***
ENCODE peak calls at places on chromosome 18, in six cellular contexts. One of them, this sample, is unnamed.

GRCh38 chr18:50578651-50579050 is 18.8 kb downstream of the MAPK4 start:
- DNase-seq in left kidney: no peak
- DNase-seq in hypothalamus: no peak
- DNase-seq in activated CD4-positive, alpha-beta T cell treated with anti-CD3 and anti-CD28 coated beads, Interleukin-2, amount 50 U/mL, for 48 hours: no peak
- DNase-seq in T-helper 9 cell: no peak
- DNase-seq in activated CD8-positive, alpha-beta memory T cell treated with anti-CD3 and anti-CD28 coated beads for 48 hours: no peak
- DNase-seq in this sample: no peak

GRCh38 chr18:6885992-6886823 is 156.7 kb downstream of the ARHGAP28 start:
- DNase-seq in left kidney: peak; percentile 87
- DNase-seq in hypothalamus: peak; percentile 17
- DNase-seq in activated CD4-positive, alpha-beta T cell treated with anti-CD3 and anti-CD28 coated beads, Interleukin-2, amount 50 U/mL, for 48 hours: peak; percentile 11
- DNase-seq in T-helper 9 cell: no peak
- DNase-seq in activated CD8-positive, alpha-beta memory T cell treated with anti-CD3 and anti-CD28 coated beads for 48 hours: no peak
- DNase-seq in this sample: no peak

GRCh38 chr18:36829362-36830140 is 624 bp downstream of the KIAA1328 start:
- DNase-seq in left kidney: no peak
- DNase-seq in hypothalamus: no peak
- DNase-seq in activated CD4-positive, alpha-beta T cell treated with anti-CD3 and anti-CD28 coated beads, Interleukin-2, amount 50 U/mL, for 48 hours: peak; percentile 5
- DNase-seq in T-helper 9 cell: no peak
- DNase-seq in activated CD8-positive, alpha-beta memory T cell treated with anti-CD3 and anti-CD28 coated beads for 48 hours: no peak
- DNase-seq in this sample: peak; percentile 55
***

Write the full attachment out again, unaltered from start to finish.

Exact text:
ENCODE peak calls at places on chromosome 18, in six cellular contexts. One of them, this sample, is unnamed.

GRCh38 chr18:50578651-50579050 is 18.8 kb downstream of the MAPK4 start:
- DNase-seq in left kidney: no peak
- DNase-seq in hypothalamus: no peak
- DNase-seq in activated CD4-positive, alpha-beta T cell treated with anti-CD3 and anti-CD28 coated beads, Interleukin-2, amount 50 U/mL, for 48 hours: no peak
- DNase-seq in T-helper 9 cell: no peak
- DNase-seq in activated CD8-positive, alpha-beta memory T cell treated with anti-CD3 and anti-CD28 coated beads for 48 hours: no peak
- DNase-seq in this sample: no peak

GRCh38 chr18:6885992-6886823 is 156.7 kb downstream of the ARHGAP28 start:
- DNase-seq in left kidney: peak; percentile 87
- DNase-seq in hypothalamus: peak; percentile 17
- DNase-seq in activated CD4-positive, alpha-beta T cell treated with anti-CD3 and anti-CD28 coated beads, Interleukin-2, amount 50 U/mL, for 48 hours: peak; percentile 11
- DNase-seq in T-helper 9 cell: no peak
- DNase-seq in activated CD8-positive, alpha-beta memory T cell treated with anti-CD3 and anti-CD28 coated beads for 48 hours: no peak
- DNase-seq in this sample: no peak

GRCh38 chr18:36829362-36830140 is 624 bp downstream of the KIAA1328 start:
- DNase-seq in left kidney: no peak
- DNase-seq in hypothalamus: no peak
- DNase-seq in activated CD4-positive, alpha-beta T cell treated with anti-CD3 and anti-CD28 coated beads, Interleukin-2, amount 50 U/mL, for 48 hours: peak; percentile 5
- DNase-seq in T-helper 9 cell: no peak
- DNase-seq in activated CD8-positive, alpha-beta memory T cell treated with anti-CD3 and anti-CD28 coated beads for 48 hours: no peak
- DNase-seq in this sample: peak; percentile 55